Homan Potterton sale features three painters with Offaly connections. By Michael Byrne

The Homan Potterton sale on 7 September 2021 at Adam’s, Dublin features three painters with Offaly connections. But first a word about Potterton. After secondary education at Kilkenny College and Mountjoy School he began studying to be a solicitor, but (great for him ) he switched to art history at Trinity with the formidable Anne Crookshank. He was the youngest director of the National Gallery of Ireland ever appointed (1979) but stayed for only eight years. He retired in 1988 out of frustration with the bureaucracy, the bullying Charlie Haughey, and his being unable to secure much needed funds for the gallery. That was back in the difficult 1980s. Had Potterton remained he would have been able to oversee the wonderful gallery there is today. All the great institutions saw money flow in from the 1990s with the support of EC funds and the lift in the economy from 1993. While he took over the editorship of the Irish Arts Review in the 1990s (then an exciting annual event) he later moved to France and we heard no more of him save for several family histories, a memoir and a novel.

The jacket of Potterton’s memoir of 2017 with the arresting painting in the great classical style by Festing.

He was a loss to Irish art and the cultural scene, but he did go on to write two family histories with connections to Offaly and an entertaining memoir in 2017. He was proud of his Meath and Offaly connections as recorded in Potterton People and Places: Three Centuries of an Irish Family and his first memoir, Rathcormick. These are good. but more insightful and entertaining was his second memoir, Who do I think I am? published in 2017. It told of his hardships with civil servants, the Dublin social and art scene, and lots of sparkling gossip.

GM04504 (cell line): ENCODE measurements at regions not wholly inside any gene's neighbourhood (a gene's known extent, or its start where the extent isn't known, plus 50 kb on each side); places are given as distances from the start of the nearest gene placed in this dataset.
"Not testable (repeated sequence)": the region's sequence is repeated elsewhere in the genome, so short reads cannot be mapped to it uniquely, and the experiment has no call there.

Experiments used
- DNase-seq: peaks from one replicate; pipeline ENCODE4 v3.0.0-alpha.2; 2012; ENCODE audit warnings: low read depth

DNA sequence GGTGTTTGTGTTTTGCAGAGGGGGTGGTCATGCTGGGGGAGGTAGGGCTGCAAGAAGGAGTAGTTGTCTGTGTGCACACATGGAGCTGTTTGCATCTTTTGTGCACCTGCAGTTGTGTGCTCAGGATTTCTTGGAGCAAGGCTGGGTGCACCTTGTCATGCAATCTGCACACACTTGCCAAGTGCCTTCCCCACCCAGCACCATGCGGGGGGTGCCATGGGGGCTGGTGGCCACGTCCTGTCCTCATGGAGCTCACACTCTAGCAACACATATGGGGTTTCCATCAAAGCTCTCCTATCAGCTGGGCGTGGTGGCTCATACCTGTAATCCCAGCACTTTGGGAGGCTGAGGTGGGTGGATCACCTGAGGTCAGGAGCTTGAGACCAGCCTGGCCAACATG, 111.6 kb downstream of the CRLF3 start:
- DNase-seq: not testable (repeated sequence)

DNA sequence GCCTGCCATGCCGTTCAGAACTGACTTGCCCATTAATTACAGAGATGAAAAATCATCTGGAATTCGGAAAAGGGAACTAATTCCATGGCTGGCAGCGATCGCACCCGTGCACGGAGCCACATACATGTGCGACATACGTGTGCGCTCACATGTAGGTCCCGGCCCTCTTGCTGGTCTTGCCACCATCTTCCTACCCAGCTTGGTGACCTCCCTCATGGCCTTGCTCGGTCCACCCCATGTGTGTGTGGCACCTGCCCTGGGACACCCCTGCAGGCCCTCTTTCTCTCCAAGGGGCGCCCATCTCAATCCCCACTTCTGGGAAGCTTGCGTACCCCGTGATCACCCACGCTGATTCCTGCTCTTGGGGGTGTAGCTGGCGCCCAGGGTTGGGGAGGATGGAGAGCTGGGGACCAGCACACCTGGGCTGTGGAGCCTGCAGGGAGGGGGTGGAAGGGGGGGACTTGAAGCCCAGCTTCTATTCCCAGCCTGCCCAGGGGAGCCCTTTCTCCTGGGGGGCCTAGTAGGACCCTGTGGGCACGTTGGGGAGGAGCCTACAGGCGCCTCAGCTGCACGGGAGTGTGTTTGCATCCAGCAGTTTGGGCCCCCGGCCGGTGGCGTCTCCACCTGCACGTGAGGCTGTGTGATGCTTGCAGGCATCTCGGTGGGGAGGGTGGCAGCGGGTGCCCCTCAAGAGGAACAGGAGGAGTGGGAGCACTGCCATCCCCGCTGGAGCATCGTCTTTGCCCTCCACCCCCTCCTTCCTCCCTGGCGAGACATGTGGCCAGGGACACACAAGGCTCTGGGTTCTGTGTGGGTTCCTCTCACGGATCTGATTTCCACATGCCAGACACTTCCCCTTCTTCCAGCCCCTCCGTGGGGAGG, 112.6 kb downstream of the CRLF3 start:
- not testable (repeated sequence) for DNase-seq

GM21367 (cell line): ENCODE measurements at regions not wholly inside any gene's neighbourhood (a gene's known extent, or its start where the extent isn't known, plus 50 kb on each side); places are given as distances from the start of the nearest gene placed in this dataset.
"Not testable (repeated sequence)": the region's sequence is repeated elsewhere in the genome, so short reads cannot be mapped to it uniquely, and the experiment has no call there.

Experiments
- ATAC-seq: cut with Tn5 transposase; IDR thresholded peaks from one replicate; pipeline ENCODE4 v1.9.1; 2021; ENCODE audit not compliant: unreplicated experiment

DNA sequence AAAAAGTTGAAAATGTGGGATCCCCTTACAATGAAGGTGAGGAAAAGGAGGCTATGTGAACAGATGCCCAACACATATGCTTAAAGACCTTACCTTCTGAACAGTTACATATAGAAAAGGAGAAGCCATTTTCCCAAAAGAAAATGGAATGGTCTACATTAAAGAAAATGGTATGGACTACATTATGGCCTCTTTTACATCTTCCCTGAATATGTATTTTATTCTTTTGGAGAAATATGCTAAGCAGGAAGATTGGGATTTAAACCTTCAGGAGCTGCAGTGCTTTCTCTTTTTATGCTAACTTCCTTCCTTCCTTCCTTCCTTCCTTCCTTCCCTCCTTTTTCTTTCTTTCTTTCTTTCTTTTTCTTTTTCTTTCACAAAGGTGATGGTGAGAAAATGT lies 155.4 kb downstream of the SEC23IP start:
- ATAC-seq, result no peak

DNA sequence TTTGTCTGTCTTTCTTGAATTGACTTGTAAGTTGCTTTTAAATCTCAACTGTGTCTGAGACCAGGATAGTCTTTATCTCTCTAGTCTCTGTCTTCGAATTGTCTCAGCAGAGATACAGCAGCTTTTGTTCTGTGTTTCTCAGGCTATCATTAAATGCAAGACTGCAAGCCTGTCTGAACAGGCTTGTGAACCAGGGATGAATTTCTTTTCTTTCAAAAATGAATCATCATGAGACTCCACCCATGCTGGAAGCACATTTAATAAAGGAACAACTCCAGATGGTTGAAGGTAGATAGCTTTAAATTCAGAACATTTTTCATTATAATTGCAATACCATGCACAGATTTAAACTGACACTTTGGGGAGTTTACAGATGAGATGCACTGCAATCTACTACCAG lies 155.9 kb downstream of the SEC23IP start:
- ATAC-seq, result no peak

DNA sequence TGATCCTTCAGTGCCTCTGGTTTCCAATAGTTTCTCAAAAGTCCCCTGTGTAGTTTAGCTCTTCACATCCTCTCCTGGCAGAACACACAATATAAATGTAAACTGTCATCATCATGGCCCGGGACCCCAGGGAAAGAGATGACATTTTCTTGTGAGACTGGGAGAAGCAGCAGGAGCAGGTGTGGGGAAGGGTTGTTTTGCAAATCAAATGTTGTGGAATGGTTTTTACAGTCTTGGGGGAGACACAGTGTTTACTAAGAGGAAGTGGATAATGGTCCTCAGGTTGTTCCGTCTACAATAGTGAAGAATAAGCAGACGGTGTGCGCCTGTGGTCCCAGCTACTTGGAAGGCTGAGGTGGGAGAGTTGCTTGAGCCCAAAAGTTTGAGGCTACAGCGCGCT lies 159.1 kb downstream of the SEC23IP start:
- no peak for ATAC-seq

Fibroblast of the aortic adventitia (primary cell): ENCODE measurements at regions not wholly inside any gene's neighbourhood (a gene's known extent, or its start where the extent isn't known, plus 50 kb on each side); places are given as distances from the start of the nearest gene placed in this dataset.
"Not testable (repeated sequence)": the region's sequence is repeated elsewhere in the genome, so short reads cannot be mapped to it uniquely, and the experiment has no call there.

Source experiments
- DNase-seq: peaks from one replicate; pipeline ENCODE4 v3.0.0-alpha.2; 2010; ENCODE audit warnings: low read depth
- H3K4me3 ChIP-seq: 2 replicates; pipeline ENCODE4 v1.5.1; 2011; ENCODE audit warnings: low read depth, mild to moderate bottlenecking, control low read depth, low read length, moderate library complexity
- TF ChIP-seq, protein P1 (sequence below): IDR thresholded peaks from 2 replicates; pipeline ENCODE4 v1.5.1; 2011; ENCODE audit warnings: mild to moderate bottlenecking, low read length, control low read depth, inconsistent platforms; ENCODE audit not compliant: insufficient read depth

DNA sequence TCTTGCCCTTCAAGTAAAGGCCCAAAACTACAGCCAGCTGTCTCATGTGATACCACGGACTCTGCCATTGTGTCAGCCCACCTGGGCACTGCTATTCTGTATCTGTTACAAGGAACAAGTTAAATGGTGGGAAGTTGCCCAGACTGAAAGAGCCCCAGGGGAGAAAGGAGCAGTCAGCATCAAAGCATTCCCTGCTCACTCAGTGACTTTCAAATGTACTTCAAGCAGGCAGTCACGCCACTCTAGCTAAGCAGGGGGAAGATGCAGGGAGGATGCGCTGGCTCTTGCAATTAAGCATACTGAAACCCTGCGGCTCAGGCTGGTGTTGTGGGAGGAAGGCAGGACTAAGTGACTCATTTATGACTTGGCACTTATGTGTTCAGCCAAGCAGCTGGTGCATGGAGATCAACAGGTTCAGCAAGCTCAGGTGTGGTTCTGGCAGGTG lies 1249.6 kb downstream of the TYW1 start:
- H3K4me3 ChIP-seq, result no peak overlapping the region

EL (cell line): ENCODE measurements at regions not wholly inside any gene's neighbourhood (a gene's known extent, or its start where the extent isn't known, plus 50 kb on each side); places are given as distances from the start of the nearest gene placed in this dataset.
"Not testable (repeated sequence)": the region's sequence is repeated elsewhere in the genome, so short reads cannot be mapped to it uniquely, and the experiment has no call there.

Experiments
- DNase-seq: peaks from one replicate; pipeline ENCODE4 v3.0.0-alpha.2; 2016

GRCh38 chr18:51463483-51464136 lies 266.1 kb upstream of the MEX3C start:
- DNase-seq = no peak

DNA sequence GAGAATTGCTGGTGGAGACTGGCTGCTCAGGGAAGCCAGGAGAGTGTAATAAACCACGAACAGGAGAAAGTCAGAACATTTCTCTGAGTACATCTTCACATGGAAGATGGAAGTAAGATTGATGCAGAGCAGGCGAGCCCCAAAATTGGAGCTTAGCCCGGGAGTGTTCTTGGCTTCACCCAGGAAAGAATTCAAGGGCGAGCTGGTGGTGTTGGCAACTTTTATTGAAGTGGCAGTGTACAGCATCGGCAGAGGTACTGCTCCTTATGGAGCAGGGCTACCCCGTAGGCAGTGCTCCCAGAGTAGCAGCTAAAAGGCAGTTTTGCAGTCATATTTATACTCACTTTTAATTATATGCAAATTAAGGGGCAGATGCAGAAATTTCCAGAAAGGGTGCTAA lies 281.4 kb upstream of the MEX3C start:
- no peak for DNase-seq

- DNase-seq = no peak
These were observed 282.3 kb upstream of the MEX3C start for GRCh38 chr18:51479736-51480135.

Was the question answered in the title to his book? Not really. We only wish he was still with us. Homan Potterton was born in 1946 and died, aged 74, in 2020. Potterton has given his art collection to be auctioned for charitable purposes and the sumptuous catalogue includes works by Offaly connected painters of the eighteenth-century, Charles Jervas and Thomas Frye. He also had some nice water colours by the Tullamore born Jeremy Williams (. 2016) – himself the subject of a memoir in recent times. The earlier painters are the subject of entries by Offaly-connected Nicola Figgis in the co-authored Paintings in the National Gallery of Ireland (vol i) and in the DIB (now free online). This short note is by way of saying that Homan Potteron will not be forgotten and that his contribution to the history of art and to family history will endure.

Rathcormick, published in 2001 and of interest locally for his Wood of O visits
A painting attributed to Charles Jervas – a painter with Shinrone and Geashill connections for sale in the Potterton auction
Thomas Frye’s Portrait of an elderly gentleman – Frye was of an Edenderry family and like Jervas came to fame in London
Courtesy of the Adam’s catalogue
A colourful piece by the late Jeremy Williams – looking on to Merrion Square. All the above paintings are courtesy of the Adam’s catalogue for the sale.
The lately published appreciation and available from Offaly History
A visit by Homan Potterton to speak in Tullamore – almost forty years ago. No YouTube then to record for posterity but we had, and still have, the printed local newspaper. In Potterton we had a director of the National Gallery who found time to take his public education role seriously and in this regard was in ‘the footsteps of the master’, his immediate predecessor. James White.

Most of the books mentioned above are in the collection of Offaly History at Bury Quay and can be consulted Mon. to Fri. Email us to let us know you are coming. The auction is next week.